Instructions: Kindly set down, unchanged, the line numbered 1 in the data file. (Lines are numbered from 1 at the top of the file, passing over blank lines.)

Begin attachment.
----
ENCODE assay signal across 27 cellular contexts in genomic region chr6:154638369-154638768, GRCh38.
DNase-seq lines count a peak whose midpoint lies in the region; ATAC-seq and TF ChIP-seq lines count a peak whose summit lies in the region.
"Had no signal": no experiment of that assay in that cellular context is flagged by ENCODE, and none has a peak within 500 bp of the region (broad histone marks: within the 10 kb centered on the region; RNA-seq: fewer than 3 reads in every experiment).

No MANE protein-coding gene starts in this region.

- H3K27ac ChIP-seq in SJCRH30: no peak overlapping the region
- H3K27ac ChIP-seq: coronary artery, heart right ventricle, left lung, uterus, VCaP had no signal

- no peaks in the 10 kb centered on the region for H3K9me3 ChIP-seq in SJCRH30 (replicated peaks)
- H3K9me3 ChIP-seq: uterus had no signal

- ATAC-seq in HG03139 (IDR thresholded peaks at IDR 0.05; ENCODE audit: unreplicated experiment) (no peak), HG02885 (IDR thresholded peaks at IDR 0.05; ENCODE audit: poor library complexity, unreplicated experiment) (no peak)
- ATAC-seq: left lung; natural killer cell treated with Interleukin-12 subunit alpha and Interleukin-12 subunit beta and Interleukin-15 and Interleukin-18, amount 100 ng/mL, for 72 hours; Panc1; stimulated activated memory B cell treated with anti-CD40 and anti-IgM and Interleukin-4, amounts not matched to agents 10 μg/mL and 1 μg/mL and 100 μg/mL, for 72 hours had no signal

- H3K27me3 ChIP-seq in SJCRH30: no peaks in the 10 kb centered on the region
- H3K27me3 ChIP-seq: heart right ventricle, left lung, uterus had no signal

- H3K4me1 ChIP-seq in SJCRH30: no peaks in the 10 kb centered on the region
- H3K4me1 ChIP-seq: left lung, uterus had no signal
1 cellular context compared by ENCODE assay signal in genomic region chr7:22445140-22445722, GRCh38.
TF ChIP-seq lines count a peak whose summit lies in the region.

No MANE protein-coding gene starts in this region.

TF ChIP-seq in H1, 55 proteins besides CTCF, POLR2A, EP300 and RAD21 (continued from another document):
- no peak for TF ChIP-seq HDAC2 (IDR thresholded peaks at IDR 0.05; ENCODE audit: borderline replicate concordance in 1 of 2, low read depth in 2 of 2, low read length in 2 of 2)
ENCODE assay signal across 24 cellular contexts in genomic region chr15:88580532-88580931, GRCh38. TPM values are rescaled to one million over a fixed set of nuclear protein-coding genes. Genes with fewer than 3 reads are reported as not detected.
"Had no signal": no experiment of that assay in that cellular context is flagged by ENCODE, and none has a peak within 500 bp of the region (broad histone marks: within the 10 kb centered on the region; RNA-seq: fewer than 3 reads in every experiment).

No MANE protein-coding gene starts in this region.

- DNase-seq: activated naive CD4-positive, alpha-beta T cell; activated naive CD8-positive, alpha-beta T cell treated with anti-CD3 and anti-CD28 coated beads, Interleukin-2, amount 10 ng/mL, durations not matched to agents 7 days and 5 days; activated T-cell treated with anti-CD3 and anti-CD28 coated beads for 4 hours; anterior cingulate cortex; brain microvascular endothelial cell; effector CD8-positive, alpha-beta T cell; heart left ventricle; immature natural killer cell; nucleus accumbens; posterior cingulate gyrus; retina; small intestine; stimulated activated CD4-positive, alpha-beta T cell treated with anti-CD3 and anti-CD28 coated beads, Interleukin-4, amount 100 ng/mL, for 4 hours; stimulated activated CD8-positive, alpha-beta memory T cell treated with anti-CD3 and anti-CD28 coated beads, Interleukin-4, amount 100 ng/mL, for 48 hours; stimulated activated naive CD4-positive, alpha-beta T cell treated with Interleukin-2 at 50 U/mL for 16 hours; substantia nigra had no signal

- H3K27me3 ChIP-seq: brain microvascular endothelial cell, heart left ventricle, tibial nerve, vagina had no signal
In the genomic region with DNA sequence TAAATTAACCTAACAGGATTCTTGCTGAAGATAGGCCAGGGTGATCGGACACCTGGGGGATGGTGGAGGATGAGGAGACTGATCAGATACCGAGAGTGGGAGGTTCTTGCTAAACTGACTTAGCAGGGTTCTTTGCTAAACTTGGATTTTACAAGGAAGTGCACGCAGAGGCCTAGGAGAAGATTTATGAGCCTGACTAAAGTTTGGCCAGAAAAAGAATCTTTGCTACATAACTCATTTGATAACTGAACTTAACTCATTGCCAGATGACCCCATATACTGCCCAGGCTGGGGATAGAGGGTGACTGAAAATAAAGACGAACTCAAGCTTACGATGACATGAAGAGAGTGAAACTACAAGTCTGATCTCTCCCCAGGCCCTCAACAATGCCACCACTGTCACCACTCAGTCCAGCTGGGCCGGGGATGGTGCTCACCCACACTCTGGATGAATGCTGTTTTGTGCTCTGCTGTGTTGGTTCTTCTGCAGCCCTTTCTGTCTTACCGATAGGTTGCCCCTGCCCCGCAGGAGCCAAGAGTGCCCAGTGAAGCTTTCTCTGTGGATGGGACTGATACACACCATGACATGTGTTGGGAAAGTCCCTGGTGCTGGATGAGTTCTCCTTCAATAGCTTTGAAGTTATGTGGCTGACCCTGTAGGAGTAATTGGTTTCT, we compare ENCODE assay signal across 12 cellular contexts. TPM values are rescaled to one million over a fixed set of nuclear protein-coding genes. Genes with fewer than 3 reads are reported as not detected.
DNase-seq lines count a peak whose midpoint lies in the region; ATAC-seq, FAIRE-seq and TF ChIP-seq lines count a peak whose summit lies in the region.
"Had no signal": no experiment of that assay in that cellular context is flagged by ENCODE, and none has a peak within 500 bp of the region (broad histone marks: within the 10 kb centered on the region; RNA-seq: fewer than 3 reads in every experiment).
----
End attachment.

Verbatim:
ENCODE assay signal across 27 cellular contexts in genomic region chr6:154638369-154638768, GRCh38.